Cut to Glenville, Georgia, and I give props to the producers for finding interesting places for this movie to take place other than New York or Los Angeles. Cut to a sprawling mansion, and it’s the sort you could imagine rich plantation owners living in once upon a time while the slaves picked cotton in the fields. Naturally, this is the home of Clay Verris, who wakes up in the middle of the night when he seems to hear something. What does he hear?
So… Clay, living in a plantation manor, pretty much owns a black man. I’m actually impressed; I didn’t think Ang Lee could have possibly made the man any more reprehensible. Clay tells his shooter he was supposed to stay in Colombia and wait for orders, but the young man has got questions. Clay begins to treat the sniper’s wounds, and it’s nice to see that in all that tussle he didn’t get away unscathed. It just appeared that way because adrenalin is the true wonder drug and he was able to ignore all those aches and pains. Clay asks if he got a good look at the target’s face and the sniper says no, not really, and isn’t it weird how the guy who was six inches from Henry couldn’t get a good look at him, but somehow Danny did from a hundred yards away?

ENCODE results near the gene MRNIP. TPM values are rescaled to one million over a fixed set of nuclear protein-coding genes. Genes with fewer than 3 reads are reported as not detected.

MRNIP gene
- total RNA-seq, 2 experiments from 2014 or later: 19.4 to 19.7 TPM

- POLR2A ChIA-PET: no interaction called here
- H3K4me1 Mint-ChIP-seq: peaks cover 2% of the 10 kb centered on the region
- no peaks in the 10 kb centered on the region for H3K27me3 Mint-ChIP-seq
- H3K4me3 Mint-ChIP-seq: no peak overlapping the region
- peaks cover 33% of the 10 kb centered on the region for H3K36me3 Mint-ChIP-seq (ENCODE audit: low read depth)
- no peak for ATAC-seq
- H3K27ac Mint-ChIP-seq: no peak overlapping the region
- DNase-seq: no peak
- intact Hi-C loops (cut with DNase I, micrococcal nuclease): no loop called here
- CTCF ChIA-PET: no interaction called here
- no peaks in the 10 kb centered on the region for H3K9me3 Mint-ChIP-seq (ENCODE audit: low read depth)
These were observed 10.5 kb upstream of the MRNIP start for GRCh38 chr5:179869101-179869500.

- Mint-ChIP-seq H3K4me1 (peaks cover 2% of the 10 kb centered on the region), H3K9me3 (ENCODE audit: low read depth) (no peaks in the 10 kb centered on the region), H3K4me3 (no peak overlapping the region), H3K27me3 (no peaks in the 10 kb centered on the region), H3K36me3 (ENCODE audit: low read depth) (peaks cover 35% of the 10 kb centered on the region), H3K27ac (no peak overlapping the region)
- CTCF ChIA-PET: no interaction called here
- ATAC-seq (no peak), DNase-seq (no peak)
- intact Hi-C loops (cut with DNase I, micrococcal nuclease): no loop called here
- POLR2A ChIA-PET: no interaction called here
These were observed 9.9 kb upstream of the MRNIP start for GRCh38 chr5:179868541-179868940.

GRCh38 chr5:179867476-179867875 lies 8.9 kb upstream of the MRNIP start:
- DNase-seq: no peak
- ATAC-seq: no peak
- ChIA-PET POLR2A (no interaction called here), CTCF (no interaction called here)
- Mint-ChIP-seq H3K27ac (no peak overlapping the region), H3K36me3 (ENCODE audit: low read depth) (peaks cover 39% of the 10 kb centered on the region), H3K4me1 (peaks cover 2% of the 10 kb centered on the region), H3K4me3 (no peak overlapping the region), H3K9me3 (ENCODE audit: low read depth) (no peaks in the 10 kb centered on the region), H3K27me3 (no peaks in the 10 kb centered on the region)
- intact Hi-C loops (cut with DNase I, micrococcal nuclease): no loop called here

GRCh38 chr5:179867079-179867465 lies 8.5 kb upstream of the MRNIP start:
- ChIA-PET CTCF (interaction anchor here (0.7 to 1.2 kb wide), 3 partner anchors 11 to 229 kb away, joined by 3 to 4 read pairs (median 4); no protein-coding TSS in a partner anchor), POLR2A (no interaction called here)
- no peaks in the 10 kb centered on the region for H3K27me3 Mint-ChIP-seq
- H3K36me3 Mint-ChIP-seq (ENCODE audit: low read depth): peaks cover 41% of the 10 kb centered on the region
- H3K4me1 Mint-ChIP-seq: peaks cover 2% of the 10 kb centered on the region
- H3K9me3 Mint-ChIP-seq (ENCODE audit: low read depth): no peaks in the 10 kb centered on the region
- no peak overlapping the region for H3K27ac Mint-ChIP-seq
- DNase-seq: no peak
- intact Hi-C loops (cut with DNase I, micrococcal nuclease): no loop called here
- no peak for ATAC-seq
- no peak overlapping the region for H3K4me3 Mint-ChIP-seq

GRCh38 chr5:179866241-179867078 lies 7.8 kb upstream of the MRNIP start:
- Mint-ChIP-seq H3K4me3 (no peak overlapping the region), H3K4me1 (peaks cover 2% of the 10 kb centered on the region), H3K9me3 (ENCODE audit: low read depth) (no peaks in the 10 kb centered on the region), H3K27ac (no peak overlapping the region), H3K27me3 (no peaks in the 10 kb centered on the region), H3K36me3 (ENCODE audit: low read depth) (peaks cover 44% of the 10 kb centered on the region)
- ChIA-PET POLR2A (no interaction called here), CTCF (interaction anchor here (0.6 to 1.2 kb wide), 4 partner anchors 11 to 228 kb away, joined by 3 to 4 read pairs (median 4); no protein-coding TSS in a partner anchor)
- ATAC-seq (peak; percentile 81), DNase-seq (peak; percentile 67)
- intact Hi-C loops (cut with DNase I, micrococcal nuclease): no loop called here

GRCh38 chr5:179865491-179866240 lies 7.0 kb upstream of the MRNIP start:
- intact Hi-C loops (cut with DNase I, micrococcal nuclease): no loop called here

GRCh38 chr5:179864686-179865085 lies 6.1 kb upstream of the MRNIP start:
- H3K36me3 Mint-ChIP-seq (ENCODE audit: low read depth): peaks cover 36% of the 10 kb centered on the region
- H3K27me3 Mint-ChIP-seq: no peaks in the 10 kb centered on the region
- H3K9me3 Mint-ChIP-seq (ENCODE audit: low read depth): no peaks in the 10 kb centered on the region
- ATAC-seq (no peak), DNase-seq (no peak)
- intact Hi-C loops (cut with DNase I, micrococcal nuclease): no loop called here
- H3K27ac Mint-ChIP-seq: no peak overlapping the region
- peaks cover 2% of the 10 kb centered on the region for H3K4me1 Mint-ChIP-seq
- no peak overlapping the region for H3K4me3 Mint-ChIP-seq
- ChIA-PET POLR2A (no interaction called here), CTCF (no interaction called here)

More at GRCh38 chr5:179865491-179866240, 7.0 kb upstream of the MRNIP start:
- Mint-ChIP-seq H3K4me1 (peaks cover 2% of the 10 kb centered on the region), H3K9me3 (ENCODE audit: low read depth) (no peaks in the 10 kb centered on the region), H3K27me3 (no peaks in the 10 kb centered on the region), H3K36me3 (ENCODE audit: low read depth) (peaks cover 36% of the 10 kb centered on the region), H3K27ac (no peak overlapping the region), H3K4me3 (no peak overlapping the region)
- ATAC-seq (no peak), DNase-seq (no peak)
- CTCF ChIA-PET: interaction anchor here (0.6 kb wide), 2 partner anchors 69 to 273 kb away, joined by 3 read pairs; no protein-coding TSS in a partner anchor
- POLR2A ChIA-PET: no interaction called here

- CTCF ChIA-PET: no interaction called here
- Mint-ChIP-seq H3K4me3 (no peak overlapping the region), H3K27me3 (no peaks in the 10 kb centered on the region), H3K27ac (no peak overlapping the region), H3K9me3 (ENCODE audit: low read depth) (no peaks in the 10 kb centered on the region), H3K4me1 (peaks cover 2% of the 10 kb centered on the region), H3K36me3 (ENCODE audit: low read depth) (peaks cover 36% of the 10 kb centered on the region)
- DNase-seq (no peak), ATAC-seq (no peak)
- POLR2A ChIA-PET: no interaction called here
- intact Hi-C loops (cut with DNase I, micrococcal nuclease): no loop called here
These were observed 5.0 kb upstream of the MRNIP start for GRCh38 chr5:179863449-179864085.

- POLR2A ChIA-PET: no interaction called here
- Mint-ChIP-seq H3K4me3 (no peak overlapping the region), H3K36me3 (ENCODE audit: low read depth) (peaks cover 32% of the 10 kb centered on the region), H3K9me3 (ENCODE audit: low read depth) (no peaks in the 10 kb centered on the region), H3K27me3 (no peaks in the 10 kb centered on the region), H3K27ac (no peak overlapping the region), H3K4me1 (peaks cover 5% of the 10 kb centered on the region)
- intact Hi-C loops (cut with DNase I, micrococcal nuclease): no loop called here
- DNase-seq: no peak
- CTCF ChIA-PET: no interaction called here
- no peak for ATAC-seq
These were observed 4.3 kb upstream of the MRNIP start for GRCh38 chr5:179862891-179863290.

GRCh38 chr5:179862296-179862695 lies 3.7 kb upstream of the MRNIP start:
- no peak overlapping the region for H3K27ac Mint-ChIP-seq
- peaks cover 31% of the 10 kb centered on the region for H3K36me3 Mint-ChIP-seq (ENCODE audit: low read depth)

We get our first really good look at the clone, and… he looks okay. I mean, the equivalent would be Will Smith circa Six Degrees of Separation and yeah, it’s comparable. Clay calls him “Junior”, which means his name is “Clay”. Will Smith portrayed Muhammad Ali in a film and Ali’s birth name was Cassius Clay. Is that just a weird coincidence? Was it intentional? I dunno. Junior wonders who the target was and Clay avoids the question, and instead asks Junior if he’s hungry and if a bowl of cereal sounds good. The two leave the room and the scene ends with Junior looking at the nightstand.
That really drives the creepiness home, so kudos to Ang Lee for this.
Cut to daytime and a bunch of people come erupting out of a set of double doors in a panic being chased by gun wielding maniacs. A group of guys in black body armor spill out of the back of a van with the Gemini logo on the side and damn, this street looks a lot like a cheap movie set. I guess all the money was spent on making Will Smith look young, huh? And then… the guys in body armor take out the shooters with paint pellets. It turns out this is all a simulation and that street really is like a cheap movie set. Points to you for subverting my expectations, Mister Lee. Junior watches the action—